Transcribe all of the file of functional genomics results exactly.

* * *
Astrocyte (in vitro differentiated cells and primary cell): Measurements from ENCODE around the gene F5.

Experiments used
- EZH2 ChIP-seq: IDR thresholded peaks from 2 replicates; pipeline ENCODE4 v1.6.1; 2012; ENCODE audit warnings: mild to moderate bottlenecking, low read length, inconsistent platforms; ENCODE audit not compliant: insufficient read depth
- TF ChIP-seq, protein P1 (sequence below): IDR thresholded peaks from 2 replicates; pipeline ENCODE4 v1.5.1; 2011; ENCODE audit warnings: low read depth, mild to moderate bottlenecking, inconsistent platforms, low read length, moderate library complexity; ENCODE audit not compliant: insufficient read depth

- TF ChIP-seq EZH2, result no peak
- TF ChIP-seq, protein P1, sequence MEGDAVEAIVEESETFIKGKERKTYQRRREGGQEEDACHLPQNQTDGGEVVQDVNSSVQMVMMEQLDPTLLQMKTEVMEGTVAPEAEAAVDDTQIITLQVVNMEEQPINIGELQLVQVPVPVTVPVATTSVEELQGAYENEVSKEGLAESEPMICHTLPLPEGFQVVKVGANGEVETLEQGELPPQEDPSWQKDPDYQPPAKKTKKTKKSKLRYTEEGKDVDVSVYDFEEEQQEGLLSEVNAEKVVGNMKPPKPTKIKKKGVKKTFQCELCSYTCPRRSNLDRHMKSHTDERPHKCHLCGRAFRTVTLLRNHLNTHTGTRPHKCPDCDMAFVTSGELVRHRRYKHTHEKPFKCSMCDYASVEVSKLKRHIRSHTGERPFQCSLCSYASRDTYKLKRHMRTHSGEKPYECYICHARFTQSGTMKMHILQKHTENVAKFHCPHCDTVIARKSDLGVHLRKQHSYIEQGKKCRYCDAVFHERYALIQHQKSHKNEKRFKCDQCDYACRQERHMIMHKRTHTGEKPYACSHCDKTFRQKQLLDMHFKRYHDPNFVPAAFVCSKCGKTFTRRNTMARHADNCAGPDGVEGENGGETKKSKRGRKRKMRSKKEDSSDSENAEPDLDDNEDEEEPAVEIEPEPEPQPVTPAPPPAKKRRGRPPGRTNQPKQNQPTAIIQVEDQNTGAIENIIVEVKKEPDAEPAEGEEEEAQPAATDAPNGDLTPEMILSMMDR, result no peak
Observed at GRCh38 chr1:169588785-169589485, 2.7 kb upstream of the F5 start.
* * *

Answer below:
Astrocyte (in vitro differentiated cells and primary cell): Measurements from ENCODE around the gene F5.

Experiments used
- EZH2 ChIP-seq: IDR thresholded peaks from 2 replicates; pipeline ENCODE4 v1.6.1; 2012; ENCODE audit warnings: mild to moderate bottlenecking, low read length, inconsistent platforms; ENCODE audit not compliant: insufficient read depth
- TF ChIP-seq, protein P1 (sequence below): IDR thresholded peaks from 2 replicates; pipeline ENCODE4 v1.5.1; 2011; ENCODE audit warnings: low read depth, mild to moderate bottlenecking, inconsistent platforms, low read length, moderate library complexity; ENCODE audit not compliant: insufficient read depth

- TF ChIP-seq EZH2, result no peak
- TF ChIP-seq, protein P1, sequence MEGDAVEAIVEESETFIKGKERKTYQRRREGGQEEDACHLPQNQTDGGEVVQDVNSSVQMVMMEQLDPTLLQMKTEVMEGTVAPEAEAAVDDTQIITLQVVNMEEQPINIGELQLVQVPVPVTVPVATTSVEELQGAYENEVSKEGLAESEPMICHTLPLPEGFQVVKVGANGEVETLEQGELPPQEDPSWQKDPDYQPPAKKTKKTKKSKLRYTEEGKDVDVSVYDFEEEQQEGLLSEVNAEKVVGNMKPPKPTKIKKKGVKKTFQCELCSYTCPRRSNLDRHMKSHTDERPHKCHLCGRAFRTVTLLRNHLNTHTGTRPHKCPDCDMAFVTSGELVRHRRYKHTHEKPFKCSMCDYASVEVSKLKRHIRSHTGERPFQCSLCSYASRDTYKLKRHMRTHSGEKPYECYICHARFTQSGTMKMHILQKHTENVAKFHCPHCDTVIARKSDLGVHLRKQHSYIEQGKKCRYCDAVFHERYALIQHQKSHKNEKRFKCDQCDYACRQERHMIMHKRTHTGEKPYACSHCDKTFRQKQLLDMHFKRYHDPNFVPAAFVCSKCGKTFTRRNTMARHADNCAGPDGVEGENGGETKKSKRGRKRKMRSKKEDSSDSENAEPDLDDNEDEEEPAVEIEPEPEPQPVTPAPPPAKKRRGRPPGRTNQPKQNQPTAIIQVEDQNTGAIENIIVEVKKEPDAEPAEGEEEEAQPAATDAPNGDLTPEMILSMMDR, result no peak
Observed at GRCh38 chr1:169588785-169589485, 2.7 kb upstream of the F5 start.